‘I shall not be silent, sir. I am as loyal an Englishman as any but I cannot love a Catholic queen who puts good Englishmen to the fire in the name of religion.’
‘It is not so many years since we were all Catholic and proud of it,’ Justin’s father reminded him. ‘King Hal saw fit to break with Rome and we were all forced to follow or lose our favour at court but that does not mean…’ He broke off for the anger was writ plain on Justin’s face. ‘While the Queen lives ‘tis treason to speak of her death and well you know it.’
‘We did not plot to murder her, merely to protect our own Elizabeth.’
‘Surely it is enough that talk of your conspiracy has reached Her Majesty? The Princess has herself faced questions from the Queen regarding treason and was lucky that Her Majesty was in good humour because her husband has promised to visit her soon. Had it not been for that fortunate circumstance she might have found herself in the Tower once more.’ John placed a hand on his son’s shoulder. ‘Go to France or Spain, Justin. I know that though you have done wrong your heart was good. You have my blessing. Send me word of your situation and as soon as I think the coast clear you may return.’
‘You would have me flee like a coward?’ Justin’s face reflected his disgust.
‘I would have you live, sirrah! Stay and I may have no son to inherit my estate – and you will break your mother’s heart.’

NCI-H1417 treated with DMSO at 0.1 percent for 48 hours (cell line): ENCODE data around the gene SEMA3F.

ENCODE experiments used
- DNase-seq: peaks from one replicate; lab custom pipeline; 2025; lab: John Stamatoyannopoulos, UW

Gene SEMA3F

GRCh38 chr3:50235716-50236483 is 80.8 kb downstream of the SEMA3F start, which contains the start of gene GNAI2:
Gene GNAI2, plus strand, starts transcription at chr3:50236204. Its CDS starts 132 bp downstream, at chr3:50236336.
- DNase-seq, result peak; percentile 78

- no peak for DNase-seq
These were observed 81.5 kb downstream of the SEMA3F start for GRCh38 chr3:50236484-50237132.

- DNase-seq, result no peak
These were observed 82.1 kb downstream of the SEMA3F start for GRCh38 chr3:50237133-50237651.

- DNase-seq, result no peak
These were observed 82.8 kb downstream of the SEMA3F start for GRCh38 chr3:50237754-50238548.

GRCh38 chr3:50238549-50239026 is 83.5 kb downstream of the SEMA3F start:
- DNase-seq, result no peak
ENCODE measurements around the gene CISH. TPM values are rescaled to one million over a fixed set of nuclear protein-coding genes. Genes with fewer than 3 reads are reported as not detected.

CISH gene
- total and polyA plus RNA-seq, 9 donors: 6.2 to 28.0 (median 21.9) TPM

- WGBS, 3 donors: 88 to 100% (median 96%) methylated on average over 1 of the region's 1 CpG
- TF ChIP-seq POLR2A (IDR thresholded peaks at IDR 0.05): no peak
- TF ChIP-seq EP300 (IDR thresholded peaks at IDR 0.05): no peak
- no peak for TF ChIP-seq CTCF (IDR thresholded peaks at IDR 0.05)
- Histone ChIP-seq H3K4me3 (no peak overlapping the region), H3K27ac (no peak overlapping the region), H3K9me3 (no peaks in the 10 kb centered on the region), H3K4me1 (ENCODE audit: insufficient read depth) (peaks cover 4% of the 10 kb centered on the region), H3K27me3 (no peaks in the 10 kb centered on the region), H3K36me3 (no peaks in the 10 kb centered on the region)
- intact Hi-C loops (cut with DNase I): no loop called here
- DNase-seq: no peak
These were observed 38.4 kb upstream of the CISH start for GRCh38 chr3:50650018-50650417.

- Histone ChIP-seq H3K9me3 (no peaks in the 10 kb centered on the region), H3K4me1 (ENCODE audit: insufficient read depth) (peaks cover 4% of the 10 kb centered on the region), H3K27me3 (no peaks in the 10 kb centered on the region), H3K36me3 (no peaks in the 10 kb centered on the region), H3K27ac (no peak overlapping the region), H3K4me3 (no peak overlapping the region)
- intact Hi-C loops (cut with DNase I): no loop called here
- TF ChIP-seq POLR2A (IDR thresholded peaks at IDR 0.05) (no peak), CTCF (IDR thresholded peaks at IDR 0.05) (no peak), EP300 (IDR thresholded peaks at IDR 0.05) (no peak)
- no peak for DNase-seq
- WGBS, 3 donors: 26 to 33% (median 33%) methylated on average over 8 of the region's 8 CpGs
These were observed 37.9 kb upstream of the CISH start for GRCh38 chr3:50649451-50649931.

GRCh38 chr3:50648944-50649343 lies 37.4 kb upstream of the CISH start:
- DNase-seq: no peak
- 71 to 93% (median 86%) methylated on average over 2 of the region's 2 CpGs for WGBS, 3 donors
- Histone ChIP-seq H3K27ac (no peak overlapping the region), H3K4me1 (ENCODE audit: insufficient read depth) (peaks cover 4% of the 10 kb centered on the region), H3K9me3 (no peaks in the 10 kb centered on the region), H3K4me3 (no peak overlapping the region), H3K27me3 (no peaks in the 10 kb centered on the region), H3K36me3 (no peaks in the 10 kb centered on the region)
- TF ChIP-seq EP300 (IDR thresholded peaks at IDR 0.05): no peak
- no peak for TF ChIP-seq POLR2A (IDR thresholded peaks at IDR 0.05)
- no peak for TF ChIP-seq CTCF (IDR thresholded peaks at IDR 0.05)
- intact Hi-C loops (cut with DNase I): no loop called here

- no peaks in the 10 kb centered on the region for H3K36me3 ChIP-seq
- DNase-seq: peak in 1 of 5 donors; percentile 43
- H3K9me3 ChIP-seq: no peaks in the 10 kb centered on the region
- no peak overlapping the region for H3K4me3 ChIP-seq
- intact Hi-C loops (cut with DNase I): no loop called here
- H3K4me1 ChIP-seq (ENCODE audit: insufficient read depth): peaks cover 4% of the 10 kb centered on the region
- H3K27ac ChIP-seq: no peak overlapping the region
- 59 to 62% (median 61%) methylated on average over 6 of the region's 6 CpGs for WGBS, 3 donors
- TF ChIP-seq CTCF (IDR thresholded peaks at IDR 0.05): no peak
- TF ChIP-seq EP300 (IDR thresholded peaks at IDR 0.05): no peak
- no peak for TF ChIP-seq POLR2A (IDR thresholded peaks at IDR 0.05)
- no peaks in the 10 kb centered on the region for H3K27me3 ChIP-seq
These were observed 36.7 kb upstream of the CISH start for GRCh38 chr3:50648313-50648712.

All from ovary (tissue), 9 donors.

Lost in the memory of the bitter quarrel with his father, Justin did not notice the shadows behind him. Not until it was too late did he realise that he had been followed from the hostelry. Even as he turned, about to draw his sword, a crashing blow to the back of his head sent him to the ground and he lost consciousness as he was carried aboard a ship, not as the passenger he had paid to be but to serve before the mast.

Excerpts have not been copy-edited.

Hope you enjoyed this. Anne Herries

Time to Catch up!

For those of you who enjoy excerpts and articles I must apologise for not having posted for a couple of months, because of various personal issues going on. However, I hope to have some more letters of a Regency Lady soon and I'm going to post an excerpt from one of my books today.

First some news.

Forbidden Lady was the first in the Melford Dynasty series and that came out earlier this year. The Lord's Forced Bride is the second and that is out this month and available at amazon and in books shops. On the Regency front there are several singles coming soon and I am working on a new trilogy.

My nest post will be a small excerpt from one of my books.
Beck soon, Anne